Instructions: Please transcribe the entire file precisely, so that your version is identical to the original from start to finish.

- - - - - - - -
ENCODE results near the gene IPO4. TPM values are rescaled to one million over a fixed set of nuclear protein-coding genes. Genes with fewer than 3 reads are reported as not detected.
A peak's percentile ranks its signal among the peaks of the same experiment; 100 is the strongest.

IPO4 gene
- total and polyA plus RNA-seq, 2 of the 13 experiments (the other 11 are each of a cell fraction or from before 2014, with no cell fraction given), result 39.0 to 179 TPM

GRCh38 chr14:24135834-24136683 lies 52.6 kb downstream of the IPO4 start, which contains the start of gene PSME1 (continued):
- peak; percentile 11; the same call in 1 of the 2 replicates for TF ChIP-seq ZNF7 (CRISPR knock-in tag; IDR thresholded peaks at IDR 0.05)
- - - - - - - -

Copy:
ENCODE results near the gene IPO4. TPM values are rescaled to one million over a fixed set of nuclear protein-coding genes. Genes with fewer than 3 reads are reported as not detected.
A peak's percentile ranks its signal among the peaks of the same experiment; 100 is the strongest.

IPO4 gene
- total and polyA plus RNA-seq, 2 of the 13 experiments (the other 11 are each of a cell fraction or from before 2014, with no cell fraction given), result 39.0 to 179 TPM

GRCh38 chr14:24135834-24136683 lies 52.6 kb downstream of the IPO4 start, which contains the start of gene PSME1 (continued):
- peak; percentile 11; the same call in 1 of the 2 replicates for TF ChIP-seq ZNF7 (CRISPR knock-in tag; IDR thresholded peaks at IDR 0.05)